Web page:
Tutorial - The Five-Minute Schematic
tutorial is entitled "The Five-Minute Schematic and
Simulation" and will give you a taste of how quickly you can put
together a circuit with full simulation. These tutorials are intended
only to introduce you to LogicWorks features. For complete details on
any subject, see the reference manual that comes with LogicWorks.
In the following tutorial sections text with a square,
step-by-step instructions for achieving a specific goal. Other text
provides background and explanation of the actions being taken.
Start the :LogicWorks program by double-clicking on its icon.
Once the program has started, you will be looking at a screen like this:
circuit window is your view port onto the circuit diagram, which you
manipulate using the various drawing tools. The smaller panel at the
bottom of the screen will be used by the program to display a timing
diagram of the signals in your circuit, as well as other outputs
generated by your circuit. Either of these windows can be moved or
resized by the usual methods to suit your needs.
Placing a Device
Parts Palette shows a merged list of all parts in all open libraries.
Libraries can be opened and closed manually by using the Parts Palette
pop-up menu's Open and Close commands, or any collections of libraries
can be opened automatically at start-up by placing them in the Libs
directory. The Parts Palette appears as follows:
list of open libraries can be changed manually by doing either of the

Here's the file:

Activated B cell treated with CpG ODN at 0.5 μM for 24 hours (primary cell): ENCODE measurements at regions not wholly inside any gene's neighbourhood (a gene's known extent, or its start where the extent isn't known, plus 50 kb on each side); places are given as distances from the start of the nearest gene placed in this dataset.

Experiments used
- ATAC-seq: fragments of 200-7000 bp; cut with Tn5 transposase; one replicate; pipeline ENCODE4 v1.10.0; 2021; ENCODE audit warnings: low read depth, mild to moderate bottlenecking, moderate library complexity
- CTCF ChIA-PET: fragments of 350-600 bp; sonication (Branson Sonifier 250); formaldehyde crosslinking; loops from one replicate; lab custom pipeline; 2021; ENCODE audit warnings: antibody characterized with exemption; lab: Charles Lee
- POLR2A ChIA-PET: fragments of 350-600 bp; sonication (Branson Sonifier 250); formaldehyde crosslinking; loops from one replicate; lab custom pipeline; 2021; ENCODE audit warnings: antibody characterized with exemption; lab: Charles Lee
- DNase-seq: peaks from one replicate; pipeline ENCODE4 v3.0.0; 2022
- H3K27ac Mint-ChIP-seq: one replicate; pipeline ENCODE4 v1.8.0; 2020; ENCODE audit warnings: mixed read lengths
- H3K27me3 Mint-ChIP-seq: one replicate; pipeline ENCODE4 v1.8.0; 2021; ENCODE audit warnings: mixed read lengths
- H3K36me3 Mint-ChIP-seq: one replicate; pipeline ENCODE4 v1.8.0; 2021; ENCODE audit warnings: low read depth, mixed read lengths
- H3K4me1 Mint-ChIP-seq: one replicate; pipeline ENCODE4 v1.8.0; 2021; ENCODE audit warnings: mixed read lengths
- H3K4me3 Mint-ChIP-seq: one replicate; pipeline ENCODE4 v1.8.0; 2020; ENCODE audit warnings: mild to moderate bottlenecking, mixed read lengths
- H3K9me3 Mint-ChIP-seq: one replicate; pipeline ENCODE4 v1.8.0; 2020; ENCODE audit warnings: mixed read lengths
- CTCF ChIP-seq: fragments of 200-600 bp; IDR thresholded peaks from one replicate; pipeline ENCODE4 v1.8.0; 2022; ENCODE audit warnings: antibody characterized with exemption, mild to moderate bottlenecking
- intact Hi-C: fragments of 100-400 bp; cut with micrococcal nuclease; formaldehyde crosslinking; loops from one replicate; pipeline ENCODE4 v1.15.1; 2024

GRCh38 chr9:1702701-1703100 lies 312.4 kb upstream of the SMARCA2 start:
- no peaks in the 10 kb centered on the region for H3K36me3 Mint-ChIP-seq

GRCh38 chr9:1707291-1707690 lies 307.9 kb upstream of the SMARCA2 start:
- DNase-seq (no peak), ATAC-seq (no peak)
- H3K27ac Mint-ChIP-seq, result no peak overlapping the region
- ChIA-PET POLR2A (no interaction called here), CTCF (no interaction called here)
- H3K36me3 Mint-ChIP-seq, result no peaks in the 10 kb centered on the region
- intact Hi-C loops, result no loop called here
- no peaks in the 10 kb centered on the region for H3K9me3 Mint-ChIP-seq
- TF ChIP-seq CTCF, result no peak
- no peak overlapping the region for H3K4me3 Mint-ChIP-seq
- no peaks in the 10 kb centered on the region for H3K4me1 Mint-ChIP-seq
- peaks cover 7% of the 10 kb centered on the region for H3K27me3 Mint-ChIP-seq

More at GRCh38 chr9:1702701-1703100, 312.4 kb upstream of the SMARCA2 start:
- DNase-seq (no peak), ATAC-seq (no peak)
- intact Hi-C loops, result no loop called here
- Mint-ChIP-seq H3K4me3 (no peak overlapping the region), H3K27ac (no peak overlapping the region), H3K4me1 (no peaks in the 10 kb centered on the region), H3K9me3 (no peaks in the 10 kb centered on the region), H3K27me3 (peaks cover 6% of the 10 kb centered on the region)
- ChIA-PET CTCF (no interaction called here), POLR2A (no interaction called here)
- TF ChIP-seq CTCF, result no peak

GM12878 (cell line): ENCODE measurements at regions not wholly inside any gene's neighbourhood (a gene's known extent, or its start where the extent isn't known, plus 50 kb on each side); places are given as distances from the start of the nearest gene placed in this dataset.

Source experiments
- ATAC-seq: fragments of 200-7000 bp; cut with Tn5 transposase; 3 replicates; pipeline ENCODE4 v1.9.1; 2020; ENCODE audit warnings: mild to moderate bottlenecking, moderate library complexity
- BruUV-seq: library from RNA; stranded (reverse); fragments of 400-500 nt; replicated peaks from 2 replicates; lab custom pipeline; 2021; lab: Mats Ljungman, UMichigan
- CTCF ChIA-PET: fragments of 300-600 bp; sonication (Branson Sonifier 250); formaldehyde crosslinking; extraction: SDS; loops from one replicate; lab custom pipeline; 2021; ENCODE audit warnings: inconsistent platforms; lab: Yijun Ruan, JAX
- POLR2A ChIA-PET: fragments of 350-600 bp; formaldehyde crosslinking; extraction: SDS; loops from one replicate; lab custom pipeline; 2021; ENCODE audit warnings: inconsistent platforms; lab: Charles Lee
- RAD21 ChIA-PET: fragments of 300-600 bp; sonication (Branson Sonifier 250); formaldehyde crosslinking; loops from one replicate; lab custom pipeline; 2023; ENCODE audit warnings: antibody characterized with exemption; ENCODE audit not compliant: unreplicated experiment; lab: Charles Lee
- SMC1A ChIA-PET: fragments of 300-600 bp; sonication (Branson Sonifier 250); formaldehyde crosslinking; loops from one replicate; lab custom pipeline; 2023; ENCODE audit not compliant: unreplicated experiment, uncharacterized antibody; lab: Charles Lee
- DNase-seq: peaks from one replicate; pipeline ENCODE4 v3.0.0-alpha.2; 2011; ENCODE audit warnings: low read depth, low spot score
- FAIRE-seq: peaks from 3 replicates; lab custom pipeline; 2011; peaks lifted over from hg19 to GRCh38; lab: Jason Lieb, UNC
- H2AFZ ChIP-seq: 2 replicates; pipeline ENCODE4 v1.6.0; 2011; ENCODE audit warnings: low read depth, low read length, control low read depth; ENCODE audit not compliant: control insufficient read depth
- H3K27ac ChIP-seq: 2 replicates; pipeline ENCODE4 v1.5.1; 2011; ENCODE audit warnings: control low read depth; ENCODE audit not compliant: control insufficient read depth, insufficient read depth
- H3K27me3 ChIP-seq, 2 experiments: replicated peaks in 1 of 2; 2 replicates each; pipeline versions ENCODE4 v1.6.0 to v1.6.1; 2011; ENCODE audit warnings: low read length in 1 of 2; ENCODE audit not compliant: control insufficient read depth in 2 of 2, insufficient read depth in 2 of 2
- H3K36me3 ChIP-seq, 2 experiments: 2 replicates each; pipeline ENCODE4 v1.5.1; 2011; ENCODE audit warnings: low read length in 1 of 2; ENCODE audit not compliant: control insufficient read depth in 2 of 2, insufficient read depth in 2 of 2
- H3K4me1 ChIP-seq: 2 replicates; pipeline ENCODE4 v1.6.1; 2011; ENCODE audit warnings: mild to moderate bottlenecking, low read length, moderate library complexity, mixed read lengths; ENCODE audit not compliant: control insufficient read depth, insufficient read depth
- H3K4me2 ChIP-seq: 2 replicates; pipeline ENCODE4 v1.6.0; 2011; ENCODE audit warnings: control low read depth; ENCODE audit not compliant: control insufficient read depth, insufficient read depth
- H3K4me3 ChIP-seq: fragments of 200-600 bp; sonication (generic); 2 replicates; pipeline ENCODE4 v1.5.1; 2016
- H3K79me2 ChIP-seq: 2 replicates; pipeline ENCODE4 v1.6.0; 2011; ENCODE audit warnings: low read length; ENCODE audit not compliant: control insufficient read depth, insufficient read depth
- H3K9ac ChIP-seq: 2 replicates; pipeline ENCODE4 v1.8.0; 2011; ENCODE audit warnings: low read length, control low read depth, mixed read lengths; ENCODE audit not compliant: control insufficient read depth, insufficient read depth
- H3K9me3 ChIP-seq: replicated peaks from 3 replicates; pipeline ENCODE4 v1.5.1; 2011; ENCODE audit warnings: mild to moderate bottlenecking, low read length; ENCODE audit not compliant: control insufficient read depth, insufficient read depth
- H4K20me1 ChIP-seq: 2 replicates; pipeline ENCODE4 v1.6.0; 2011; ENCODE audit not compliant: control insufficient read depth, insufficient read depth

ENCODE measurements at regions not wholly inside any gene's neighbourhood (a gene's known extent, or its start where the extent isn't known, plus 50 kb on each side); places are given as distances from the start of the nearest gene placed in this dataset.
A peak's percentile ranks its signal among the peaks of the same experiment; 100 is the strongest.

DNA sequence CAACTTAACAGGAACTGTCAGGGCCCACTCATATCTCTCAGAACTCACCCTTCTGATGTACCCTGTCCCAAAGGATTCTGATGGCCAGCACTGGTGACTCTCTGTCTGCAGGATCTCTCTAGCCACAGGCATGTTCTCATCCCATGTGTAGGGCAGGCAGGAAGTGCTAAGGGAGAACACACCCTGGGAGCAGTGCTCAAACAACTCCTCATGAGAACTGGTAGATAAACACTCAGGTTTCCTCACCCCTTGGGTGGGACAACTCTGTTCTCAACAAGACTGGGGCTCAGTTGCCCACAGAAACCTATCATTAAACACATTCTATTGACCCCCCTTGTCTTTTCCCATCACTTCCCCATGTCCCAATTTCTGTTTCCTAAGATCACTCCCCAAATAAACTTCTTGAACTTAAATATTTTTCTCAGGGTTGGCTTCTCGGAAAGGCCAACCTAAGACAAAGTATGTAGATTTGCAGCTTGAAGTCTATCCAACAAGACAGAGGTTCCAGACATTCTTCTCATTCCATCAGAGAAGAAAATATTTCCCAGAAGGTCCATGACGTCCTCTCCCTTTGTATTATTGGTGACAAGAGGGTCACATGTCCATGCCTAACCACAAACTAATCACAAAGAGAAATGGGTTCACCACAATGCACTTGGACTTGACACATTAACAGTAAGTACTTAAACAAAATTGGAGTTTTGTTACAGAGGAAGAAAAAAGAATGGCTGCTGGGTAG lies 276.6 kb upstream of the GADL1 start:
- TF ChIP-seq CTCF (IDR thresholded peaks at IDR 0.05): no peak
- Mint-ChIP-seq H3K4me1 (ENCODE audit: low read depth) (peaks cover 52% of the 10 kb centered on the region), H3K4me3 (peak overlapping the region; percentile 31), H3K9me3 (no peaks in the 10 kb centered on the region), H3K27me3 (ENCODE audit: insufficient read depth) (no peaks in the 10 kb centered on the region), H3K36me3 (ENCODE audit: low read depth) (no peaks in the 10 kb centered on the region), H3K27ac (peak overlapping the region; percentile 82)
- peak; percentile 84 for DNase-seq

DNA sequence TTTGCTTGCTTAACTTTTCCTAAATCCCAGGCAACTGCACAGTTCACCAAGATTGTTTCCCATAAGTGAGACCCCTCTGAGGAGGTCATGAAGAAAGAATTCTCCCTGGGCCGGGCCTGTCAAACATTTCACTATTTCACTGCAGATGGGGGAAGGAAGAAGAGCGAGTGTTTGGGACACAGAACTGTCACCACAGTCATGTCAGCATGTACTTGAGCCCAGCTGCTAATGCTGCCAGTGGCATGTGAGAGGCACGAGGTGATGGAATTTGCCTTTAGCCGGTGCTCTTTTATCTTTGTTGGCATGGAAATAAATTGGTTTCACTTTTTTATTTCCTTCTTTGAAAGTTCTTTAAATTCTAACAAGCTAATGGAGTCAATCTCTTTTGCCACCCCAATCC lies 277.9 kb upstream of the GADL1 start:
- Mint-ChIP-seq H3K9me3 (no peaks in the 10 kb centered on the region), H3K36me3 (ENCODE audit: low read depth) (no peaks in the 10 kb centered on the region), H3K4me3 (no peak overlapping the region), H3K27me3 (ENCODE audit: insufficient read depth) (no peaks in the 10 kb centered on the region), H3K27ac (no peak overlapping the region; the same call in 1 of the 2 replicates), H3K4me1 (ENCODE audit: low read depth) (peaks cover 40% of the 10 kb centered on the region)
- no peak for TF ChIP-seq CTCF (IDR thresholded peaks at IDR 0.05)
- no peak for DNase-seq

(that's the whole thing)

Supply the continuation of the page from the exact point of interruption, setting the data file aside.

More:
collection of libraries can be opened automatically at start-up by
modifying the INI file. The procedure is described in more detail in
the LogicWorks Reference manual provided in electronic form with the
- Click on the File Menu and select the Libraries submenu;
then choose the New Lib or Open Lib commands as needed.
- Right-click on the Parts Palette , and use the same set of
library commands that appears in that menu.
The numbered devices in this library
are generic 7400-series types. The labeling and simulation
characteristics can be adjusted to match the various 7400 families on
- Locate the Filter text box on the Parts
Palette. Type the text 164 into this box. This step will reduce the
parts list to only items containing that text.
- Locate the part 74_164 in the parts list, and double-click
the cursor back into the circuit window. The cursor on the screen will
now be replaced by a moving image of the selected symbol, in this case
an 8-bit shift register.
- Position this image somewhere near the
centre of the circuit windows , and click the left mouse button. A
permanent image of the device will now stay behind in that location,